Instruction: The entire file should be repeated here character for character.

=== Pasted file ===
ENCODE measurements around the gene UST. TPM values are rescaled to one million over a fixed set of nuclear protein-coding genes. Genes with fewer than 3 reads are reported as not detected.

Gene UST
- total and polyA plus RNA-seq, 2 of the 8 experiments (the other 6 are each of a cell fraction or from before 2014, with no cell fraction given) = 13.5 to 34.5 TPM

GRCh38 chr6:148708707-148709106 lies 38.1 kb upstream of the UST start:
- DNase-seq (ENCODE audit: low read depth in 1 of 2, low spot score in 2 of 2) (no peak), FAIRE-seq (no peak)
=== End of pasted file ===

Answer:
ENCODE measurements around the gene UST. TPM values are rescaled to one million over a fixed set of nuclear protein-coding genes. Genes with fewer than 3 reads are reported as not detected.

Gene UST
- total and polyA plus RNA-seq, 2 of the 8 experiments (the other 6 are each of a cell fraction or from before 2014, with no cell fraction given) = 13.5 to 34.5 TPM

GRCh38 chr6:148708707-148709106 lies 38.1 kb upstream of the UST start:
- DNase-seq (ENCODE audit: low read depth in 1 of 2, low spot score in 2 of 2) (no peak), FAIRE-seq (no peak)